Hi friends, here’s an interview with one of our favourite illustrators, Holly St Clair. We often see Holly at the art markets that we sell our stuff at, usually sitting behind a table of cute socks, great little zines and very nice prints. Holly has worked for The New York Times, Lazy Oaf and has exhibited in the recent and very awesome No Planet No Fun exhibition. Keep reading to find what Holly’s eating, drinking, looking at, listening to and a sneak peek into Holly’s sketchbooks. Enjoy!
1. Hello Holly, tell us a bit about yourself
I’m an illustrator based in London, UK. I’m 25. My star sign is Libra Sun, Virgo Moon, Scorpio Rising. My work is all about relatability – I love it when people look at my stuff and go ‘that’s me!”
2. How do you make your work? What materials do you use?
Most of my client work these days is digital. I use an iPad to draw, it’s fantastic as I can get out and about with my work! I still love getting my hands dirty though, I’ve recently started learning how to use a bead loom and have gotten back into sewing.
3. Do you listen to or watch anything while you work? Music, TV, podcasts, etc?
I’m a huge true crime podcast nerd, it drives my fiancé crazy. I’ll be sitting and drawing smiley flowers and hearts and at the same time listening to a show about what Ed Kemper did to his Mum’s head. The Last Podcast on the Left is a favourite. Quite often I’ll put a comedy on – something like This Country, Derry Girls, or The Thick Of it. If I have to knuckle down and work though, that means it’s time for Wu Tang Clan, Kanye, Lauryn Hill, and Stormzy. Energising music that gets me in the zone!
4. What’s your typical working day like?
I’m up at 8.30am, I’m not a morning person and it takes me a couple of hours before I feel ready to start the day. Mornings are for admin – responding to emails, checking the shop for orders, replying to people on Instagram. After lunch I focus on commissions and any creative work, then towards the end of the day I try to dedicate some time to learning a craft. At the moment I’m learning how to use a bead loom! It’s a great way to wind down.
5. What’s your favourite drink? What’s your favourite eat?
I drink a stupid amount of tea throughout the day. If I’m working from a cafe, I’m nearly always at Stir Coffee in Brixton – they have a sandwich called the ‘Vegan Vegan Vegan’ and it’s well up there in my Top Ten sandwiches.
6. What would be your dream collaboration?
I’m desperate to work with a make-up brand – particularly a K-beauty brand, they are always so creative when it comes to packaging and marketing. I love fashion and so collaborating with a brand like Lazy Oaf, Monki, SCRT or Dr Banana would be a dream.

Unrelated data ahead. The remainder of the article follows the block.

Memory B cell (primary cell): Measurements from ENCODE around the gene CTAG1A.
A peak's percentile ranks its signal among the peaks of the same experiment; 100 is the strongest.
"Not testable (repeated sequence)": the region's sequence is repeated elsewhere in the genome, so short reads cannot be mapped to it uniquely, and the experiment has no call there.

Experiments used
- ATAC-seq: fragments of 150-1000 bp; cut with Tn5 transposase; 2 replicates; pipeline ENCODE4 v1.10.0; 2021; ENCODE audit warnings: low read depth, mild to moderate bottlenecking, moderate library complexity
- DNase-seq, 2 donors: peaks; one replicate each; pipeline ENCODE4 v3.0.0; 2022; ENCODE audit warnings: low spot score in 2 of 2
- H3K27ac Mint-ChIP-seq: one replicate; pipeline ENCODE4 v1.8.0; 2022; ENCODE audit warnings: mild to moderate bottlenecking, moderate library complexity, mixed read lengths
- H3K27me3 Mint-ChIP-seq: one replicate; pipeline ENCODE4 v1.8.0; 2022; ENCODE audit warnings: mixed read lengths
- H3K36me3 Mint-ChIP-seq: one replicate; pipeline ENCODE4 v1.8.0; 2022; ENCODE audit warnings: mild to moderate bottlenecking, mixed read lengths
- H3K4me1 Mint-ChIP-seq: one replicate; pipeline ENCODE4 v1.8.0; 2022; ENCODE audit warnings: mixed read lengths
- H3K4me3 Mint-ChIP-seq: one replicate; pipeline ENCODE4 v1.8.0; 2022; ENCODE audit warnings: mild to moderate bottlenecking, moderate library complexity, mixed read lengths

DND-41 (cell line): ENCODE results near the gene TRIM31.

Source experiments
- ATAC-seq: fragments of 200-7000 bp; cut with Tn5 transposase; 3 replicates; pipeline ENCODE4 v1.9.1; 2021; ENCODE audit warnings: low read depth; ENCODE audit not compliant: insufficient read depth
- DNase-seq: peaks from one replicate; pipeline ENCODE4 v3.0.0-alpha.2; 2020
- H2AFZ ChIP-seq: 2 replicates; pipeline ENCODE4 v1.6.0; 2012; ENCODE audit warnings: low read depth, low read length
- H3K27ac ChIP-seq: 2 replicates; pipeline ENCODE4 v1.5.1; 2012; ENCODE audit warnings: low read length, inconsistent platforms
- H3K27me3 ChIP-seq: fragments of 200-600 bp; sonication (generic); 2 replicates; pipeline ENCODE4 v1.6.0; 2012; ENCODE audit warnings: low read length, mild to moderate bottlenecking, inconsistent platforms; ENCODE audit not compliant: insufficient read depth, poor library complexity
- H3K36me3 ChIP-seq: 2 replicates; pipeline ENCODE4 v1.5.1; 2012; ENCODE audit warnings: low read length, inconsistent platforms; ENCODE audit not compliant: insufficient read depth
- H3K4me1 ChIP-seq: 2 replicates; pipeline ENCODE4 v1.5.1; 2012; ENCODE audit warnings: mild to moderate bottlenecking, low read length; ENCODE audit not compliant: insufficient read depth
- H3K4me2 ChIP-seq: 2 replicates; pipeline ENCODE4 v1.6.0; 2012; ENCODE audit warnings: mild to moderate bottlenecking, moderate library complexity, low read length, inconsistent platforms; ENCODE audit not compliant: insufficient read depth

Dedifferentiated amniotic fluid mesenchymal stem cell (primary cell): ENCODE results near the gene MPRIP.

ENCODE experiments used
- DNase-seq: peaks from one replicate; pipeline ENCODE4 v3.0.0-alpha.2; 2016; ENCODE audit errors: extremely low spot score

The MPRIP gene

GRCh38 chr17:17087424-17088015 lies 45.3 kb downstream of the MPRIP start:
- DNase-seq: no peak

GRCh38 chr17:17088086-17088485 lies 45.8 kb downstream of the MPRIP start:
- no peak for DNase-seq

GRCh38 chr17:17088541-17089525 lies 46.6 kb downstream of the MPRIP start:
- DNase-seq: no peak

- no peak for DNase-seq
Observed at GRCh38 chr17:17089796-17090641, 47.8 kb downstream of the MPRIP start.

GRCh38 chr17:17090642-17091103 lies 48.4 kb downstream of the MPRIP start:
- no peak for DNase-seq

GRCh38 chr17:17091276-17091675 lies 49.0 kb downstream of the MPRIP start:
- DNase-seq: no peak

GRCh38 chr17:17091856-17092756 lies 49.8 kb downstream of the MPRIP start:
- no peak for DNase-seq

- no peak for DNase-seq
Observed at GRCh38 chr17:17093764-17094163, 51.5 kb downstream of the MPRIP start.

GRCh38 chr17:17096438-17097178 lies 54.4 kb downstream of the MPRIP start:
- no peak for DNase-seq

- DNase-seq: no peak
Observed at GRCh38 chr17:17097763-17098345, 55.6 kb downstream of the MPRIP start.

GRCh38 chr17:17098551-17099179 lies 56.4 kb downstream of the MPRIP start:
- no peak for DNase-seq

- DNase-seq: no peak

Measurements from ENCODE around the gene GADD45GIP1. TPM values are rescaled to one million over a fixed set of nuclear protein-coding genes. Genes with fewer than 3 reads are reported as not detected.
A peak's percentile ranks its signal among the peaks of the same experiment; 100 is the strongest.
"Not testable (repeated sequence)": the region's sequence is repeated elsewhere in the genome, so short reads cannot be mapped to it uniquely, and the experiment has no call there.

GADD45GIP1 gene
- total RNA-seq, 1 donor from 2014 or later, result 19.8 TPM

7. You’re based in London right? Where would you take us on a fun day out in the city?
I’m a South Londoner (south pronounced s-a-r-f) so we would head to Brixton, Peckham, Camberwell. We’ll stay as far away from Leicester Square as possible and if it’s sunny go walk dogs in a park.
8. We loved your recent Good Night Kickstarter – how did it go and do you have any top tips for running a successful campaign?
It was definitely a challenge, I learnt a lot. Overall though, it was an incredibly positive experience! One thing I’m particularly happy with is the ambition of the project, I feel like I pushed my abilities but still delivered what I wanted and the customers deserved. I definitely made a few errors, for example my jumpers took longer to manufacture than anticipated so I missed the deadline I set. It’s all good practice for the next one though! I actually have everything designed and most of my samples ready, it’s just too bad the apocalypse has decided to descend. These are exceptional circumstances though, so I won’t be too upset if I end up creating only one collection this year.
These are my top Kickstarter tips:
- Be realistic about what you can achieve – better to promise less and deliver more.
- Communicate as much as you can with backers. I found this really difficult and a little overwhelming at times, it’s something I have to improve on for the next campaign. People need reassurance that they’ve spent their hard earned money on something good!
- Put a face to your campaign. I started to film myself answering questions about the campaign on Instagram stories, it really helped to demonstrate the fit and style of the garments. It lends an element of credibility and honesty to your campaign too.
- Ask for help! I spoke to a lot of other people who had run similar campaigns, people like Mr Bingo, and it was immensely helpful. Talk to lots of different people and get as much feedback as possible.
- Do your homework! You need to do your Maths and English assignments. Make sure your numbers add up and your campaign is well-written.
9. Who are your current fave creatives? Is there anyone you’d like to big up?
That’s tricky! I’m loving Subin Yang’s work. Everything is so cute and playful!
10. What are you working on at the moment? Do you have any exciting new projects coming up?
I’ve been working with Rick Glassman on some merch for his podcast, Take Your Shoes Off. His mascot is a goblin, we’re having so much fun with it. We already have some super cute sweatshirts in his shop. His podcast is great if you enjoy listening to comedians getting high and chatting shit!
There are other projects in the works but I’m keeping them on the downlow – COVID-19 is after my job…!
Holly has also very kindly shared some nice sketchbook pictures with us!
Follow Holly on instagram